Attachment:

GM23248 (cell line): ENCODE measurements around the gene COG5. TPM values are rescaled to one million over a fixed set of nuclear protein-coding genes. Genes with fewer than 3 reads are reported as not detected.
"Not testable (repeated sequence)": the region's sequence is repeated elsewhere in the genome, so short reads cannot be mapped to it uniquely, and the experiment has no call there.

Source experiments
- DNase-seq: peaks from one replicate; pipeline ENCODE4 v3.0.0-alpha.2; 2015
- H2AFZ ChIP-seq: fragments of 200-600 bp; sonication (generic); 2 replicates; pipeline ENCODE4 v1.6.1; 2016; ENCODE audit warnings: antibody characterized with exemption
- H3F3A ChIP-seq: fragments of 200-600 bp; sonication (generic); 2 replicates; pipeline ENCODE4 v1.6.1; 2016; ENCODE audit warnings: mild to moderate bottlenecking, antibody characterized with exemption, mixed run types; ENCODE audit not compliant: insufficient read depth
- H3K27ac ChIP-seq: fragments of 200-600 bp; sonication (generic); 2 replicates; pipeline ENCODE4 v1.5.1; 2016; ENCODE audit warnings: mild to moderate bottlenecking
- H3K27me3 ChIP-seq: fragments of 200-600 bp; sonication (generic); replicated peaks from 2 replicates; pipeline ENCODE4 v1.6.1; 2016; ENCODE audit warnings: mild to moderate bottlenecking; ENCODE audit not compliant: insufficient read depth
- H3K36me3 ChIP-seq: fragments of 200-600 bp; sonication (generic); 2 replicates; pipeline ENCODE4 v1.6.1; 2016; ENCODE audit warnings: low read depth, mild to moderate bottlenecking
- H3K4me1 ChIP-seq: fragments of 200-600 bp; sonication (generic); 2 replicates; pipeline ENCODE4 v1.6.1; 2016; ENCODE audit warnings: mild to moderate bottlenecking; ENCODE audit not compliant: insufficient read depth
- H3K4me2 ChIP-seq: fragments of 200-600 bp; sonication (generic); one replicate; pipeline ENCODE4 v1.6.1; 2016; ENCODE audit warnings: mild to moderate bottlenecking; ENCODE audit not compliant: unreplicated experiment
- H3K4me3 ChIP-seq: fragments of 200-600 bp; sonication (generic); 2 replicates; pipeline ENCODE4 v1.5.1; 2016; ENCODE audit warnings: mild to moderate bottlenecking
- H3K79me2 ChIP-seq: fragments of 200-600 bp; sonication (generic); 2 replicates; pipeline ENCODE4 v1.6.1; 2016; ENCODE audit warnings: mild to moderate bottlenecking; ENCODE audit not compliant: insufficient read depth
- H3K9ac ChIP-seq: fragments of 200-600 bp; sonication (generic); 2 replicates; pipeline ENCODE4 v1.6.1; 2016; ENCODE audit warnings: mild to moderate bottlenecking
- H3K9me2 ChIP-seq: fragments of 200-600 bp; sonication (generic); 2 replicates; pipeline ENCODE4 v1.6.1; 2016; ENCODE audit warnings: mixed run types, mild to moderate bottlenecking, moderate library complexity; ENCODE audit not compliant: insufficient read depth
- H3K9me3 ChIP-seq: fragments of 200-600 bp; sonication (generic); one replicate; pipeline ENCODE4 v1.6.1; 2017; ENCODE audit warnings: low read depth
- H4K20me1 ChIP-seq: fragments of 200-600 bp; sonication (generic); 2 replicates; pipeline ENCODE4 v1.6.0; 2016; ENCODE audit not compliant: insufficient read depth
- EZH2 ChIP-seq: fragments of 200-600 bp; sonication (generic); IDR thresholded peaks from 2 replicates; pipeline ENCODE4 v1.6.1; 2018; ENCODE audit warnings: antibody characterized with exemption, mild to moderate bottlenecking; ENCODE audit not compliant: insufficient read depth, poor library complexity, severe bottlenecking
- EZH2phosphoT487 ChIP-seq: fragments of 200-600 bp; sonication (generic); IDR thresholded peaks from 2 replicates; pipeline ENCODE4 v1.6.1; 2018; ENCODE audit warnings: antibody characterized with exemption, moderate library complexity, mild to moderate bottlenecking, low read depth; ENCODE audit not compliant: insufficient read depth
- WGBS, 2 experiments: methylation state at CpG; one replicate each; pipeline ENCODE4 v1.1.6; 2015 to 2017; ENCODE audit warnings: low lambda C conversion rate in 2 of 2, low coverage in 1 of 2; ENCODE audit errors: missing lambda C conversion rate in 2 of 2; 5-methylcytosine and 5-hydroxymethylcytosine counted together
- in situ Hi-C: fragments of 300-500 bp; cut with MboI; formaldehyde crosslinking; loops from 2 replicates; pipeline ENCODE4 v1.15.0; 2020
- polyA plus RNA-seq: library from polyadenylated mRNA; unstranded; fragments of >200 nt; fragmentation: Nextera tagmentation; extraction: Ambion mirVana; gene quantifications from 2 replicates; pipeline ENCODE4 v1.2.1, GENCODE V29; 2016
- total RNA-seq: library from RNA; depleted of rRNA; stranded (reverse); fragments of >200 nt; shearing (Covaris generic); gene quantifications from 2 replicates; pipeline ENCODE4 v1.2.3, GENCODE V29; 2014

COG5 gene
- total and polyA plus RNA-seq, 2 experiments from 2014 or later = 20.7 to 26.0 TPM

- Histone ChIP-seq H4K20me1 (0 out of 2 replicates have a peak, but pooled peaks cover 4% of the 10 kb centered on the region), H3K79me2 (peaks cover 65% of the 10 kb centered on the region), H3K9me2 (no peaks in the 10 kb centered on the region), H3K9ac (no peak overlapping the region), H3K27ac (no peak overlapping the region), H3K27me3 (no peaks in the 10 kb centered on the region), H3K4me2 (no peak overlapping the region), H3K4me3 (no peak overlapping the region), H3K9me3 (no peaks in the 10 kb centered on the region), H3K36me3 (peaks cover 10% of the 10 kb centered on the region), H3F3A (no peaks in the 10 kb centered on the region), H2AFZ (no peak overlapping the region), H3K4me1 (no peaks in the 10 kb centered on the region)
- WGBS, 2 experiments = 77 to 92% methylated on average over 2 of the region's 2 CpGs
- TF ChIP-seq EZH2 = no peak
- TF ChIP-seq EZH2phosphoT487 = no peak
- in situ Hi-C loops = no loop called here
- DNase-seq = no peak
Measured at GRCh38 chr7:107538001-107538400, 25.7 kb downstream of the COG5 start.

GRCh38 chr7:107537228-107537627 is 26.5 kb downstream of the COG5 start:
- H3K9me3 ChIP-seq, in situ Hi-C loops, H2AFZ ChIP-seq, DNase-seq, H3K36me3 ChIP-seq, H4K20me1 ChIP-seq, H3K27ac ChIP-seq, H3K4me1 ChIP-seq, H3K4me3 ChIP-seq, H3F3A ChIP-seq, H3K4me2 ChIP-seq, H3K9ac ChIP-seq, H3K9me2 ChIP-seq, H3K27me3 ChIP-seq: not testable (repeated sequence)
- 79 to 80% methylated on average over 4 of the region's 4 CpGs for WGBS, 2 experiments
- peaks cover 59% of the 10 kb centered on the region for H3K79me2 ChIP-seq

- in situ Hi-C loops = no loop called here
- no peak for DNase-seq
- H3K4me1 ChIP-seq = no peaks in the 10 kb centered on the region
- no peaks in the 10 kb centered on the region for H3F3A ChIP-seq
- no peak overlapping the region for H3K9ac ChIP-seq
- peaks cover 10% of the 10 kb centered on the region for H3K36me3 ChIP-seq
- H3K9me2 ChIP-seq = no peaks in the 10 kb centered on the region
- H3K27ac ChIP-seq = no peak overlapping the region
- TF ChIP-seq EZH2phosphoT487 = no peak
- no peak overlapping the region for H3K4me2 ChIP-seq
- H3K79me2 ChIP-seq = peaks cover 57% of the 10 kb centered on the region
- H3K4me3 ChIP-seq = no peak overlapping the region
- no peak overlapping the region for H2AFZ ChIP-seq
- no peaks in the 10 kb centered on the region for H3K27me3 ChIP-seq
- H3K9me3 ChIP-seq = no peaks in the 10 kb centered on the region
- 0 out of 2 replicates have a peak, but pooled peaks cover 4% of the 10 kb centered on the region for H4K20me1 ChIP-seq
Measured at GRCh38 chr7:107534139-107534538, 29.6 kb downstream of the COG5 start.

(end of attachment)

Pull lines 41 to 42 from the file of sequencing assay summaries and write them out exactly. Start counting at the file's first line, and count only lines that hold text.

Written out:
- no peak overlapping the region for H3K9ac ChIP-seq
- peaks cover 10% of the 10 kb centered on the region for H3K36me3 ChIP-seq